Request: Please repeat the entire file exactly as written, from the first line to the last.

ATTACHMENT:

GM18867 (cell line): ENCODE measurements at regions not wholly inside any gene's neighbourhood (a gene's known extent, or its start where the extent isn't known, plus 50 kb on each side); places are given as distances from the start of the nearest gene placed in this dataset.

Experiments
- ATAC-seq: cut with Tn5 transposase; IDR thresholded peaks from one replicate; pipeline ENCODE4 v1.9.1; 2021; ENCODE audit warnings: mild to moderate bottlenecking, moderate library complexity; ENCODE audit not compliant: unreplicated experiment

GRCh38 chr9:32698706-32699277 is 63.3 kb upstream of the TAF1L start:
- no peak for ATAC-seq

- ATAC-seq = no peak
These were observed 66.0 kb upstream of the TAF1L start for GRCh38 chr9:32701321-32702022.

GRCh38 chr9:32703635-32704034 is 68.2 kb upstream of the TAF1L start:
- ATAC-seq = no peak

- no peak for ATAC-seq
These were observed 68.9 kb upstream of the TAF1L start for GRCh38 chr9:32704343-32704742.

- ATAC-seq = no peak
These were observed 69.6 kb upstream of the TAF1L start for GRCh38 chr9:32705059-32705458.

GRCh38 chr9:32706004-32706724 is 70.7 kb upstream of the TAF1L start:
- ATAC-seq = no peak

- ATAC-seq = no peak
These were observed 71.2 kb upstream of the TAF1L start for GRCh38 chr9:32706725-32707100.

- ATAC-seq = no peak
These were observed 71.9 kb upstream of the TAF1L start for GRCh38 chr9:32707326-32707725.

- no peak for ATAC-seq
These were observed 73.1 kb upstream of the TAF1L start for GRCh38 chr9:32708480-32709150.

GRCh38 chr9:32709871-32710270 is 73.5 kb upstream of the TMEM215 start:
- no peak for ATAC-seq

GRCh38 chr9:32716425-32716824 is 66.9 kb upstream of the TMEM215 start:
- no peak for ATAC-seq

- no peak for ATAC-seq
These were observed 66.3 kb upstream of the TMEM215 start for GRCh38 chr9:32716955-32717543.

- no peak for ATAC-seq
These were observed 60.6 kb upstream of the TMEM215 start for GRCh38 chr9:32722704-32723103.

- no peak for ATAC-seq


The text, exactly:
GM18867 (cell line): ENCODE measurements at regions not wholly inside any gene's neighbourhood (a gene's known extent, or its start where the extent isn't known, plus 50 kb on each side); places are given as distances from the start of the nearest gene placed in this dataset.

Experiments
- ATAC-seq: cut with Tn5 transposase; IDR thresholded peaks from one replicate; pipeline ENCODE4 v1.9.1; 2021; ENCODE audit warnings: mild to moderate bottlenecking, moderate library complexity; ENCODE audit not compliant: unreplicated experiment

GRCh38 chr9:32698706-32699277 is 63.3 kb upstream of the TAF1L start:
- no peak for ATAC-seq

- ATAC-seq = no peak
These were observed 66.0 kb upstream of the TAF1L start for GRCh38 chr9:32701321-32702022.

GRCh38 chr9:32703635-32704034 is 68.2 kb upstream of the TAF1L start:
- ATAC-seq = no peak

- no peak for ATAC-seq
These were observed 68.9 kb upstream of the TAF1L start for GRCh38 chr9:32704343-32704742.

- ATAC-seq = no peak
These were observed 69.6 kb upstream of the TAF1L start for GRCh38 chr9:32705059-32705458.

GRCh38 chr9:32706004-32706724 is 70.7 kb upstream of the TAF1L start:
- ATAC-seq = no peak

- ATAC-seq = no peak
These were observed 71.2 kb upstream of the TAF1L start for GRCh38 chr9:32706725-32707100.

- ATAC-seq = no peak
These were observed 71.9 kb upstream of the TAF1L start for GRCh38 chr9:32707326-32707725.

- no peak for ATAC-seq
These were observed 73.1 kb upstream of the TAF1L start for GRCh38 chr9:32708480-32709150.

GRCh38 chr9:32709871-32710270 is 73.5 kb upstream of the TMEM215 start:
- no peak for ATAC-seq

GRCh38 chr9:32716425-32716824 is 66.9 kb upstream of the TMEM215 start:
- no peak for ATAC-seq

- no peak for ATAC-seq
These were observed 66.3 kb upstream of the TMEM215 start for GRCh38 chr9:32716955-32717543.

- no peak for ATAC-seq
These were observed 60.6 kb upstream of the TMEM215 start for GRCh38 chr9:32722704-32723103.

- no peak for ATAC-seq